“[Also], some ethnic groups do statistically have a higher risk for heart disease.”

Mitchell says there isn’t a lot of data breaking down the heart disease among particular socio-economic or ethnic groups, but notes that “in general the burden of heart disease often falls hardest on these groups”.

“We do know that in 2009-2010, the coronary heart disease death rate for Indigenous women aged 25 years and over was 1.6 times as high as other women of the same age-group. The age-specific death rate for Indigenous women aged 40-54 was 13 times as high as other women,” says Mitchell.

She further notes that, in 2009-2010, the coronary heart disease death rate for women aged 25 and over in remote and very remote areas was 1.2 times as that for major cities.

“[Coronary heart disease] death rates in women aged 40-54 rose significantly with increasing remoteness, five times higher for women in remote and very remote areas compared with major cities.”

Signs and symptoms

The lack of awareness is something the Heart Foundation has been trying to address. Since 2009, it has run a national women and heart disease campaign.

In June this year, it launches ‘Making the Invisible Visible’, a campaign to draw awareness to heart disease in women, highlighting the invisible nature of the condition with a particular focus on issues that affect younger women, including common risk factors, vascular problems that can emerge in pregnancy, and issues that can arise for women who live with long-term heart conditions.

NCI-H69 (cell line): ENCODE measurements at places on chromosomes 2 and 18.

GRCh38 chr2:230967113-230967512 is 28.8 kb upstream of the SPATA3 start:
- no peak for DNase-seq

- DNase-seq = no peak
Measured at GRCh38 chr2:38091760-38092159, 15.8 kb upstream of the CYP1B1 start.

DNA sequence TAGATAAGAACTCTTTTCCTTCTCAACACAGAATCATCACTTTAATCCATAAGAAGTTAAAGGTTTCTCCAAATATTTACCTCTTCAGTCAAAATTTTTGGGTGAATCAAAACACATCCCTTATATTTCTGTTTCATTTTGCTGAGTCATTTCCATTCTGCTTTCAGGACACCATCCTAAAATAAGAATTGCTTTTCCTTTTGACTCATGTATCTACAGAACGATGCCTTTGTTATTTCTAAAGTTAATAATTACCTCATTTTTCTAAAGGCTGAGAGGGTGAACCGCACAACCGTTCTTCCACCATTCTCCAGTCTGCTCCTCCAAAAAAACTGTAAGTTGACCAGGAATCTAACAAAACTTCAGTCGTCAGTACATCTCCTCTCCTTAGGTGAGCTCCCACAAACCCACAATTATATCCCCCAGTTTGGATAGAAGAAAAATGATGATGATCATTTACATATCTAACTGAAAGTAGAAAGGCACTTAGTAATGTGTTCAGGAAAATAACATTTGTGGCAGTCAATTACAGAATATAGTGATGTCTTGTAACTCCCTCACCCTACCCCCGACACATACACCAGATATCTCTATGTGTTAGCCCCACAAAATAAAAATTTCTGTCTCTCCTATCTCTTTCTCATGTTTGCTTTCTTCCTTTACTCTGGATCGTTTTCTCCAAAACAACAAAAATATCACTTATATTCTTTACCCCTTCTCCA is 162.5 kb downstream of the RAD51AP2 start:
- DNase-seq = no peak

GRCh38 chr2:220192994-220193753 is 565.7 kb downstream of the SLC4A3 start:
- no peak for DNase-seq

In general, its target is not only women at risk, but also health professionals and the health system, in order to ensure that the latter two are “more responsive in diagnosing and treating heart disease in women”.

Mitchell believes health professionals can play an important role in ensuring women know the facts, rather than the myths, about heart disease.

Apart from the erroneous belief that heart disease only affects men, Mitchell identifies a second misconception: that the signs and symptoms of heart disease are obvious.

“Symptoms for risk factors such as high blood pressure and high cholesterol are not visible so being tested is the only way a man or woman will really know if they have these conditions or not."

Symptoms for risk factors such as high blood pressure and high cholesterol are not visible so being tested is the only way a man or woman will really know if they have these conditions or not.

According to Mitchell, there are vital things women can do in relation to heart disease, including having a heart health check.

“Knowing your own personal risk is the first step to helping avoid heart disease. So ask for a heart health check next time you visit the doctor.”

Being aware of the warning signs of a heart attack – particularly non-chest pain symptoms, is also crucial.

“Call 000 if you or someone near you thinks they are having a heart attack. Treatment can start over the phone and if it turns out to be indigestion – then as any ambulance driver would tell you – that’s a good thing – better than not take action than live with regret.” 

Dr Davison also recommends a visit to the doctor where there is a strong family history of heart disease or any symptoms that may point to heart disease. She also says to check blood pressure, blood glucose and cholesterol.

More generally, women can improve their chances of dealing with potential or actual heart disease early through lifestyle choices.

“Keep healthy,” says Dr Davison. “Avoid smoking, weight or alcohol excess, have a healthy balanced diet, exercise regularly, keep blood pressure and blood sugar/cholesterol under control.”  

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Image courtesy of Flickr/ Kasia.